Abstract: High-quality workplace illumination exerts a number of benefits with respect to the employees' productivity as well as the maintenance of a physiological circadian rhythm and well-being. In the present study, two different lighting environments were investigated, one representing a standard lighting design in a window-less office (500 lux, 4000 K), the other providing a variable setup (500–1800 lux, 6500 K). The variable lighting system resulted in the expected effects on parameters of circadian rhythm (e.g. a decreased serum melatonin concentration at the end of each day of the study). However, the test light with its variable intensities and higher color…temperature did not turn out to be superior to the regular workplace illumination.
Abstract: The objective of this study was to conduct gender- and time-based comparisons of postural and discomfort responses during prolonged simulated driving. Prolonged driving has been linked with low back disorders (LBD), however underlying mechanisms of pain or injury are not well understood despite many efforts to delineate the biomechanics of automobile seating. Twelve males and 12 females were exposed to one hour of simulated automobile driving. Body postures, body-seat pressure distributions, and ratings of perceived discomfort were documented and gender- and time-based comparisons were performed. Females exhibited approximately 10° greater changes in lumbo-pelvic orientation when upright standing postures were compared…to those in automobile seating. Attributed to gender-based differences in body size was the finding that males experienced significantly greater body-seat interface pressures. Many of the postural, pressure, and discomfort measures varied significantly over 30 to 45 minutes, and these variations were mostly consistent between genders. Many variables examined varied as a function of gender and duration of driving. Future biomechanical investigations of automobile seating design for more effective LBD prevention should consider these potential effects in order to gain further insight into potential low back pain- or injury-generating mechanisms.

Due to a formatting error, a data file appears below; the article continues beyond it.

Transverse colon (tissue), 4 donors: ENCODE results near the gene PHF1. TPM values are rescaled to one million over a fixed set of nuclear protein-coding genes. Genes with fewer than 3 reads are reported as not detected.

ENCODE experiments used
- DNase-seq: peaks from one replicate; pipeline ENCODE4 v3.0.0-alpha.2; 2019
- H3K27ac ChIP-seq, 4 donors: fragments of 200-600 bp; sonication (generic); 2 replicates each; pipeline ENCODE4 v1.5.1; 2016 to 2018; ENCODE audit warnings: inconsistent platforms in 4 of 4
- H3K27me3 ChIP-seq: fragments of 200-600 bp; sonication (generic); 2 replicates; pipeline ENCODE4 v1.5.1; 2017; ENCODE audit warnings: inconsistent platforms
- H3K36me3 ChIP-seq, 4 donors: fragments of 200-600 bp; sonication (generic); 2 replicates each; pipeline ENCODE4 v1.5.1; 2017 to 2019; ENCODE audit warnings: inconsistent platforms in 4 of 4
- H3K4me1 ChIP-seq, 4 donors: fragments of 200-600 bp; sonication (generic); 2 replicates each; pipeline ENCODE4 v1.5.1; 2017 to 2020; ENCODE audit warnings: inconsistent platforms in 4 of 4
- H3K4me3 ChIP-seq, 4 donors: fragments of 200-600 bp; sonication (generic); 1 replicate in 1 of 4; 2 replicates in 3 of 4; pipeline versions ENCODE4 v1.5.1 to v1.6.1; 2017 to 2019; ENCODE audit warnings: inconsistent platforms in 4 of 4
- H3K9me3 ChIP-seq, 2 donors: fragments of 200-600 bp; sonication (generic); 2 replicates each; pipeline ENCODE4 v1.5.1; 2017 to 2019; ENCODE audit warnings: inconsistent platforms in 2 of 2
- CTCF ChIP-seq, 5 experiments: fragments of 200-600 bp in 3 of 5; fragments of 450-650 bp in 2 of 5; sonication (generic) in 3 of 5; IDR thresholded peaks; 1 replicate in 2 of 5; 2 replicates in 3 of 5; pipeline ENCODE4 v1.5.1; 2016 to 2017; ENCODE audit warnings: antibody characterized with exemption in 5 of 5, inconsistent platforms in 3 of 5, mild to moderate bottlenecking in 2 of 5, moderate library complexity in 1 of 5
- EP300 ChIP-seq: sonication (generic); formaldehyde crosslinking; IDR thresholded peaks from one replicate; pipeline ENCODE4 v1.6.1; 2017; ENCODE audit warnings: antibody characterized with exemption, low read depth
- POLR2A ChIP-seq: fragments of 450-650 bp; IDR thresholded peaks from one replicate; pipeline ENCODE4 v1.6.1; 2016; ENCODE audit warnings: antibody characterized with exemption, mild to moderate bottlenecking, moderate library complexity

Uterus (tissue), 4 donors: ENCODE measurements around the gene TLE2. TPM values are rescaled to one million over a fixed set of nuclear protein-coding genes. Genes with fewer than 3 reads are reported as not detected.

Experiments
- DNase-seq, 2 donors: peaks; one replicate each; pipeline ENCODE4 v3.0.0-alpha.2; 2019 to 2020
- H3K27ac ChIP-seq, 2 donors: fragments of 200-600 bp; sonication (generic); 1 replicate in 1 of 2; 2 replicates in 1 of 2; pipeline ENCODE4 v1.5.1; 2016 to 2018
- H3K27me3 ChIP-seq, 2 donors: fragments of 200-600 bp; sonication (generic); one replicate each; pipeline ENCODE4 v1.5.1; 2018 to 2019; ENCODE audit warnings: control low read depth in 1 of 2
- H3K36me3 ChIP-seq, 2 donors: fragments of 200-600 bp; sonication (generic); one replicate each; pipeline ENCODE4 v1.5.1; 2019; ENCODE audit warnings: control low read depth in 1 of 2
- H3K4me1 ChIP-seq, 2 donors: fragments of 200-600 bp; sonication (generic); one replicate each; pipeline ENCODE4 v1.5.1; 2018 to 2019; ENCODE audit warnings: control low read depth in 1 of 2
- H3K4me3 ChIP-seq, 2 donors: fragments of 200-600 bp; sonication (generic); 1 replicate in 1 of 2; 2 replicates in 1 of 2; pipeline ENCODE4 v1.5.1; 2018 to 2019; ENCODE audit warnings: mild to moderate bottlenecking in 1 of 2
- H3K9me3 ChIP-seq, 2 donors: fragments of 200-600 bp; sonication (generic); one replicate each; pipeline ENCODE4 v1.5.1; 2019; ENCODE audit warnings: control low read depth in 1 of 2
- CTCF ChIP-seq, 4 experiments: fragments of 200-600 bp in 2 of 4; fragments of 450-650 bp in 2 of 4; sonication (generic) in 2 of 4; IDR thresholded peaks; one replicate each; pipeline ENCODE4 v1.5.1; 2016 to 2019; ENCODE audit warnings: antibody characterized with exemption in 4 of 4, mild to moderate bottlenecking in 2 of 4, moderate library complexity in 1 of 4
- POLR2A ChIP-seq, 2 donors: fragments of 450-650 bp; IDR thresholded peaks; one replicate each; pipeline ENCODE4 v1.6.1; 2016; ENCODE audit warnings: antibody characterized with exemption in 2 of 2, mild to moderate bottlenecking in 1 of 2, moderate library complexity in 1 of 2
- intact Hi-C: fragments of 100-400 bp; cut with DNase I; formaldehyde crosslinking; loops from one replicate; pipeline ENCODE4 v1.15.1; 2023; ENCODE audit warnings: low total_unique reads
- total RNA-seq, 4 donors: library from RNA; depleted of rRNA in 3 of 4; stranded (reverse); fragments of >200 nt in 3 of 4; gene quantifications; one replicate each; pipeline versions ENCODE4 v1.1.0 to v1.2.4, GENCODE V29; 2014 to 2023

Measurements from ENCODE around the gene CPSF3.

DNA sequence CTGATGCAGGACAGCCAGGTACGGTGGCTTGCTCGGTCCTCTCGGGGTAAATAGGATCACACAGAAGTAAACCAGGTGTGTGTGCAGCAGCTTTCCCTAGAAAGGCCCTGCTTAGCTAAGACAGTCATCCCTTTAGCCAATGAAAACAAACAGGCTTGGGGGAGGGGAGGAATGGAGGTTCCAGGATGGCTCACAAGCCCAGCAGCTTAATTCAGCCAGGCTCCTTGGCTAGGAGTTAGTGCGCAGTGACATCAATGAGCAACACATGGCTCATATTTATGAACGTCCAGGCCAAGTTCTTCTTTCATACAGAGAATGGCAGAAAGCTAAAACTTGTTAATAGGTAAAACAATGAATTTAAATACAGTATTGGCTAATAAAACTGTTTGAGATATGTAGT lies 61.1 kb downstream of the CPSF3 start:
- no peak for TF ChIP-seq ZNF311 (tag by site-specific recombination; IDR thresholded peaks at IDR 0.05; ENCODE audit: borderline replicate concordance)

Abstract: Given that torso muscle endurance is one of the few metrics that has been shown to be linked to having a history of back disorders together with predicting future back disorders, endurance tests for workers have been developed. While some data exists on the V-sit exercise for flexor endurance, some have specifically adopted the plank test. The primary objective of this study was to assess links between the two tests. Two data sets were collected. The first set was obtained from a convenience group of fire fighters where the plank endurance test scores, together with the Biering Sorensen test for…extension endurance, were obtained over three years. The second data set was obtained from a tightly controlled cross-sectional study of university students that included scores for both flexor and extensor endurance. 620 fire fighters for the first data set and 181 university students for the second. While flexor endurance in the firefighters peaked when aged in their 40's, extensor endurance peaked in their 20's. In the study of university students, the plank scores were relatively higher than the V-sit scores in males but relatively lower than the V-sit in the females. A pearson correlation test between the paired plank and V-sit scores of each subject rendered a coefficient of r =0.34. This means that the performance on one flexor test only predicted 11% of the score in the other. ANOVA comparison of scores based on their history of having had shoulder or back troubles showed no significant link between V-sit or plank scores. The plank scores are not well correlated with the V-sit scores suggesting that the two measure different variables. Since more data exists for the V-sit, measurement of flexor endurance in occupational settings using this test probably forms a stronger link to back injury.